Mission Control was a major 2017 initiative for the Firefox Data team. The goal is to provide release managers with near-real-time release-health metrics minutes after going public. Will has a great write up here if you want to read more.
The key here is that the data has to be updated quickly. We're trying to react to bad releases so we can roll back the change. Once we've bought some time, we can step back and figure out what went wrong. It's like pulling your hand away from a hot stove.
This is different from the data we talk about when talking about experiments. With experiments, we purposely avoid looking at early data to avoid bias. Users behave differently on Monday and Friday. We don't want to base a decision solely on data from a holiday. When we've gathered all of our data, we carefully consider metric movements then make a decision.
Since these use cases are so different, we developed our release tools (Mission Control) separately from our experimentation tools. We have the Experiments Viewer and the associated ETL jobs. Now we're working on a new front-end called Test Tube.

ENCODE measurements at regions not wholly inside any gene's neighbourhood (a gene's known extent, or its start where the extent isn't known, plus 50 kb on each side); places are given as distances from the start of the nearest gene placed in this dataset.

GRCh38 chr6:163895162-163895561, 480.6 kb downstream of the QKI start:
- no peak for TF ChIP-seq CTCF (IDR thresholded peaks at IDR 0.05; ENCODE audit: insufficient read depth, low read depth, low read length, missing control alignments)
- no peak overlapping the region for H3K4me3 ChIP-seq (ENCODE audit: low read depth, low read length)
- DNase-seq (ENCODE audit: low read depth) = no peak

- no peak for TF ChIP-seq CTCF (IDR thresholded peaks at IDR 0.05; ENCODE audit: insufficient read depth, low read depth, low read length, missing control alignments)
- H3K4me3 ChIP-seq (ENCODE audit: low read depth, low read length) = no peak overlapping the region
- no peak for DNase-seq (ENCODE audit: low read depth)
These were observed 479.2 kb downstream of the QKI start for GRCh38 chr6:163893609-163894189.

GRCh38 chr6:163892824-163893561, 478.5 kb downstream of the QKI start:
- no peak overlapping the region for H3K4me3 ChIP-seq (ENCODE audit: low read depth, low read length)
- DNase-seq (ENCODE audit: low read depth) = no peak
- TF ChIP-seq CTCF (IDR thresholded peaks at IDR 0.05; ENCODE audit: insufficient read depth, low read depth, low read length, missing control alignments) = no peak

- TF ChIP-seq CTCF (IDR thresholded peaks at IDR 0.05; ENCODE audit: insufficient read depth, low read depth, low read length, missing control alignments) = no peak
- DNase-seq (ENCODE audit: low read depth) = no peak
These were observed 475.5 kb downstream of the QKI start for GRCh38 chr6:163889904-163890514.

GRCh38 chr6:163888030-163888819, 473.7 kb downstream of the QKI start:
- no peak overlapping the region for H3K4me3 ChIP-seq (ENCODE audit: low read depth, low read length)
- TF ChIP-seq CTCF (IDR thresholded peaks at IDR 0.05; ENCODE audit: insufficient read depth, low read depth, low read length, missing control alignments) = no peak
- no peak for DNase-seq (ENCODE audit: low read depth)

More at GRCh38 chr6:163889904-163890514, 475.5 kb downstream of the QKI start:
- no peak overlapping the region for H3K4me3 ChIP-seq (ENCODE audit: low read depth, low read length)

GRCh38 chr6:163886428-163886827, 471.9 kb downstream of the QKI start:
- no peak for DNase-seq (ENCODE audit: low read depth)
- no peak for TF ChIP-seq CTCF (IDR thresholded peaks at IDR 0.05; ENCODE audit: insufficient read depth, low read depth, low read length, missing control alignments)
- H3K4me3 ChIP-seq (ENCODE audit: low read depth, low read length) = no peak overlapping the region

However, after working with a few experiments, I've found we need reactive metrics for experiments as well. Currently, when we release an experiment we don't get any feedback on whether the branches are behaving as expected. The experiment could be crashing for unexpected reasons, or the experiment branch could be identical to control (a null experiment) due to a bug. Without these reactive metrics, it takes weeks to identify bugs.
The more I think about it, the more it seems like experiments are actually a type of release. I can't think of one release metric I wouldn't want to see for an experiment. This makes me think we should expand our release tools to handle experiments as well.
This does not mean all of our decision metrics need to be real-time. In fact, real time decision metrics are probably undesirable. We want some top-level vital signs - e.g. crashes and usage hours.
When I first started thinking about this I proposed, "all releases are a type of experiment". I'm no longer sure this is true. I think we could modify our releases to be experiments, but our current release process doesn't look like an experiment to me. For example, we could keep a control branch while we roll-out a new release. This would allow us to catch regressions to our decision metrics (e.g. a drop in URI count).
Shoot me an email if you think I'm a crazy person or if you think I'm on to something.